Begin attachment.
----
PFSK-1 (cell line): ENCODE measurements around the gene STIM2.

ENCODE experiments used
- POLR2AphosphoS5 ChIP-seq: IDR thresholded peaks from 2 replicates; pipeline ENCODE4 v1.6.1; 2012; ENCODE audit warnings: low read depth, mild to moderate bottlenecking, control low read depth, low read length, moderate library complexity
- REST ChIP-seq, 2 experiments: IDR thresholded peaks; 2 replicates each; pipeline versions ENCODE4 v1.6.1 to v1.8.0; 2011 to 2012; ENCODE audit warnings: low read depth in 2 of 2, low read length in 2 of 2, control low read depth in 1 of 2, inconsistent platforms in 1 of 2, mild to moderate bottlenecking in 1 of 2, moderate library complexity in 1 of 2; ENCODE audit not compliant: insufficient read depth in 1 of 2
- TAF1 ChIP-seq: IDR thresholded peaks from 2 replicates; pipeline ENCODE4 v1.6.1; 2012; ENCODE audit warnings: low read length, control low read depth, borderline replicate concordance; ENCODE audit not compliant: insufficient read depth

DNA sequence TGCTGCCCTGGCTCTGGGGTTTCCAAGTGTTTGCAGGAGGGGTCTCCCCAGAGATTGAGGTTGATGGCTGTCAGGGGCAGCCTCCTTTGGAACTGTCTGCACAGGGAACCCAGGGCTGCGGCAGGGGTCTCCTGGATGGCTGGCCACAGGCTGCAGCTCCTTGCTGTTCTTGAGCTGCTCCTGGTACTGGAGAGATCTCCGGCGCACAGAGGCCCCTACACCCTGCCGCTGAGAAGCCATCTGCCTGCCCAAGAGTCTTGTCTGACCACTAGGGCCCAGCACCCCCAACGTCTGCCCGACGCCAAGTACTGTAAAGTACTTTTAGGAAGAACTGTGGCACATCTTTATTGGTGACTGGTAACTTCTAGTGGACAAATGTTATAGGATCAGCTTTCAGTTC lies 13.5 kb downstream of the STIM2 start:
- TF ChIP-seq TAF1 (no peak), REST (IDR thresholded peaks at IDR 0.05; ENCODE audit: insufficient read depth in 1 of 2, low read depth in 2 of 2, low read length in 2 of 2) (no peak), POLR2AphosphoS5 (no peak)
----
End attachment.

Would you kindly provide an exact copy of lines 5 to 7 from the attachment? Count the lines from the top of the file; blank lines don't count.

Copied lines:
- TAF1 ChIP-seq: IDR thresholded peaks from 2 replicates; pipeline ENCODE4 v1.6.1; 2012; ENCODE audit warnings: low read length, control low read depth, borderline replicate concordance; ENCODE audit not compliant: insufficient read depth

DNA sequence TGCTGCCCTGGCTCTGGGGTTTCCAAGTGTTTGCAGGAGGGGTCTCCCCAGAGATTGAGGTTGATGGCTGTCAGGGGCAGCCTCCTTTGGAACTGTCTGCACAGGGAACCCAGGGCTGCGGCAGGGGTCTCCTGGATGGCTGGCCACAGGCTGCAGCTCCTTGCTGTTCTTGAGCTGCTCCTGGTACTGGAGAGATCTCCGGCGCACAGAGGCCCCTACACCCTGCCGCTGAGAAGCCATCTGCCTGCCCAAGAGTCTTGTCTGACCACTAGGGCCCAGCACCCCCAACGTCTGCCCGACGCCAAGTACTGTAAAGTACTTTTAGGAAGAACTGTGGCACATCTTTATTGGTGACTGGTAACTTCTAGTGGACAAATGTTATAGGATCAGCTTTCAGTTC lies 13.5 kb downstream of the STIM2 start:
- TF ChIP-seq TAF1 (no peak), REST (IDR thresholded peaks at IDR 0.05; ENCODE audit: insufficient read depth in 1 of 2, low read depth in 2 of 2, low read length in 2 of 2) (no peak), POLR2AphosphoS5 (no peak)